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Five strategies to a successful start as a writer From the Library Foundation Writer-in-Residence Kurt Dinan

I think everyone who considers himself or herself a reader has a secret desire to write a book, or at least has entertained the idea at one point or another. Writing a book is an imposing project, sort of like standing at the bottom of Mount Everest and thinking, “I have to climb that?!” So here are five tips for starting (and continuing) to write.

1. START TODAY. I started writing when I was 30 and had my first novel published when I was 44. Do the math. Sorry to go all Grim Reaper on you, but that invisible mortality countdown timer over your head is decreasing, not increasing, by the second.

2. GIVE YOURSELF PERMISSION TO SUCK. Look, here’s what’s going to happen—you’re going to be all excited to write, then after an hour or so will realize, Holy cow! This is terrible. Why doesn’t it sound like anything I read? And you’ll want to give up. Like learning how to play a musical instrument or how to juggle flaming bowling balls, writing well takes patience and persistence (and flame-retardant gloves). And that only comes if you give yourself permission to be bad at first, and don’t give up when frustration hits.

3. GET AN EARLY VICTORY. Give yourself an early victory to motivate yourself to continue writing. To do that, pick a favorite scene from the novel you have in your head, regardless of chronology, and write that. Or instead of starting at year one of your demented family’s history, write about your eccentric Aunt Helen and her collection of toilet paper rolls she’s decorated to resemble the Founding Fathers, or whoever else you think you could do a damn fine job at describing. Whatever gets you excited to write, that’s what you should start writing about.

4. ELIMINATE DISTRACTIONS. Writers are great at finding reasons not to write. Some days I’d rather start my taxes six months early or clean the rain gutters out with my tongue than write. And once I do start writing, that’s when I realize, hey, I should check my email/Twitter feed/fantasy football lineup/etc. So eliminating those distractions and daydreams is essential. If you can, find a place to write without a lot of foot traffic, noise pollution, and, if really possible, away from the damn internet. For this last one, there are a handful of fantastic apps out there that will shut off your internet for a predetermined time while you write.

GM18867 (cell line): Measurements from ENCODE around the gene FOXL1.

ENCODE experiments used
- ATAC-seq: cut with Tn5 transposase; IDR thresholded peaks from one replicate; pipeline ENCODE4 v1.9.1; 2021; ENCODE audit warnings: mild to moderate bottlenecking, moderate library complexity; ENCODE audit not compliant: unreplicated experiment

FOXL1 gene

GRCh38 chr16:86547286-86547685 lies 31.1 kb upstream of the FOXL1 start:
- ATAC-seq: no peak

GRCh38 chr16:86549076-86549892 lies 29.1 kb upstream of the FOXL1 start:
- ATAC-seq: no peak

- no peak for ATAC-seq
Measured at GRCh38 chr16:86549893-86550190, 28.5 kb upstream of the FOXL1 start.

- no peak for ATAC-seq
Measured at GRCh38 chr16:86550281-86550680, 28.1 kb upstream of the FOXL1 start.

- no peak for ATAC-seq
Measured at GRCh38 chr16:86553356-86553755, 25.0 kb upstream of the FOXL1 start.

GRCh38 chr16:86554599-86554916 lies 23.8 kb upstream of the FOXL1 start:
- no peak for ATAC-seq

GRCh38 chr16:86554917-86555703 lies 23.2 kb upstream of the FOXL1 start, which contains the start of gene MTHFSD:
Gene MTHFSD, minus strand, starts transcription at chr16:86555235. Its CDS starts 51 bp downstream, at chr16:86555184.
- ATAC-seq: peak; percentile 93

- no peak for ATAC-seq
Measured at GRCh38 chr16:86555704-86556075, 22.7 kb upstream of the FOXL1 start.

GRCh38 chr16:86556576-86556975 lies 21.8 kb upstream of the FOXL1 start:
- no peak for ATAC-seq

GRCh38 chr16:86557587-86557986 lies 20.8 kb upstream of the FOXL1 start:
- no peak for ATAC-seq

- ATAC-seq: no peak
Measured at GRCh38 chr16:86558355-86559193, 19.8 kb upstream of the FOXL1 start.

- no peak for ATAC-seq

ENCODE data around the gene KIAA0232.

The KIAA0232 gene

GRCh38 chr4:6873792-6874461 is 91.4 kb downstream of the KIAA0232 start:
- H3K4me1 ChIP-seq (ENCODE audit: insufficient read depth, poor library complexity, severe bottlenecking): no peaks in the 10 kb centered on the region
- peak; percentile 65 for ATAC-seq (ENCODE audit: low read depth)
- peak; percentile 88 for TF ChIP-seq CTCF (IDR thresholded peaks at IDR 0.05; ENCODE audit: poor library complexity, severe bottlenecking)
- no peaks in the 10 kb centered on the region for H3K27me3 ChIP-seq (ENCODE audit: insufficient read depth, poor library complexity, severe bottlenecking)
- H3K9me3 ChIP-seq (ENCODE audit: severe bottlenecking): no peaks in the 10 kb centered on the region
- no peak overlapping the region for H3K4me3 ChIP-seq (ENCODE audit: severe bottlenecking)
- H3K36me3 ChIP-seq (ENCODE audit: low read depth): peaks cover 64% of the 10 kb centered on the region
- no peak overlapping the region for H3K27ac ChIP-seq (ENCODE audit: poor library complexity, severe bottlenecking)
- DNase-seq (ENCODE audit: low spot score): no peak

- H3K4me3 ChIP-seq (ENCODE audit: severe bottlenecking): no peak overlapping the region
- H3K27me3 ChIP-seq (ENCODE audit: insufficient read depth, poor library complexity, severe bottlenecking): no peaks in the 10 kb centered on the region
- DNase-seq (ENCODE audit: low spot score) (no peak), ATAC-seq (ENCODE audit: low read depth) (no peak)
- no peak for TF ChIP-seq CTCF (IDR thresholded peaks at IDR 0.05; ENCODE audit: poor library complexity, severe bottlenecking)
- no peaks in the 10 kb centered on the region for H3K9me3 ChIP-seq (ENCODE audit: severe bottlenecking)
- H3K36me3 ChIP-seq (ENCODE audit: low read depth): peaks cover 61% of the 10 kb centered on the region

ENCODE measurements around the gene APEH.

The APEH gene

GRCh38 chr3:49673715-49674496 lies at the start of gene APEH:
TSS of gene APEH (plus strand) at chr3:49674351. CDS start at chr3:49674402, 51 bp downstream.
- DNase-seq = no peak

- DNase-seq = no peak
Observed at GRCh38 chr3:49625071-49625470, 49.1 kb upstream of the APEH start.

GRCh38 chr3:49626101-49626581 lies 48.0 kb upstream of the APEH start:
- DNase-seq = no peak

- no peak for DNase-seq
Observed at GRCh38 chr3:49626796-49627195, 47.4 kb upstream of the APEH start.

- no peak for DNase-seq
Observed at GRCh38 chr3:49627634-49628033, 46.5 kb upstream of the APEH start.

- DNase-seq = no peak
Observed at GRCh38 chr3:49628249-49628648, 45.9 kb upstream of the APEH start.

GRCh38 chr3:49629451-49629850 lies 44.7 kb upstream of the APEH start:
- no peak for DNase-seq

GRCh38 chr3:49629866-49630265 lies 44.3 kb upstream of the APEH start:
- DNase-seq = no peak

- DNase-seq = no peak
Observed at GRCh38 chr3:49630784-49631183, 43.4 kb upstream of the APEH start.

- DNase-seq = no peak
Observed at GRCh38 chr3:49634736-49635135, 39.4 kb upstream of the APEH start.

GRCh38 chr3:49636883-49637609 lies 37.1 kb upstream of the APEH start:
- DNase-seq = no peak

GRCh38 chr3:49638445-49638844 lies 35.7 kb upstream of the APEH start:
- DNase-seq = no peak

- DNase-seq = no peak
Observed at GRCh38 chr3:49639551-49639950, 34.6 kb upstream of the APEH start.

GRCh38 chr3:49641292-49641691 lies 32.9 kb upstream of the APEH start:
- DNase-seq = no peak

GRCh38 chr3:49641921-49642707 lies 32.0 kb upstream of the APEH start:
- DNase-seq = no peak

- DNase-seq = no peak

5. WRITE TODAY, TOMORROW, AND FOREVER. If you don’t commit to writing every day, you’re dead before you get started. I’m not talking about setting aside two hours every day to write (do people really have that?!) but you must get some writing finished every day. Yes, you’ll miss a day every now and then—for example, I wouldn’t suggest writing on your anniversary, unless you want it to be your last—and six out of seven days will do just fine, but write, write, write. My life is busy, as I’m sure yours is, but I try to get at least 500 words down a day. It adds up fast, believe me. You can find out more about Dinan, read his blog, and download episodes of his podcast Inside the Writer’s Head by visiting

New author series happening at Main Library David Pepper, author of The People’s House | Tuesday, June 20 at 7 p.m. Jane Green, author of The Sunshine Sisters | Thursday, June 22 at 7 p.m. Jessica Strawser, author of Almost Missed You | Tuesday, Aug. 1 at 7 p.m. Jay Asher, author of Thirteen Reasons Why | Friday, Sept. 8 at 7 p.m. J.D. Vance, author of Hillbilly Elegy: A Memoir of a Family and Culture in Crisis | Thursday, Sept. 28 at 7 p.m. J.D. Vance

Visit for more information on these special appearances. LibraryLinks | Summer 2017


LibraryLinks: Summer 2017  
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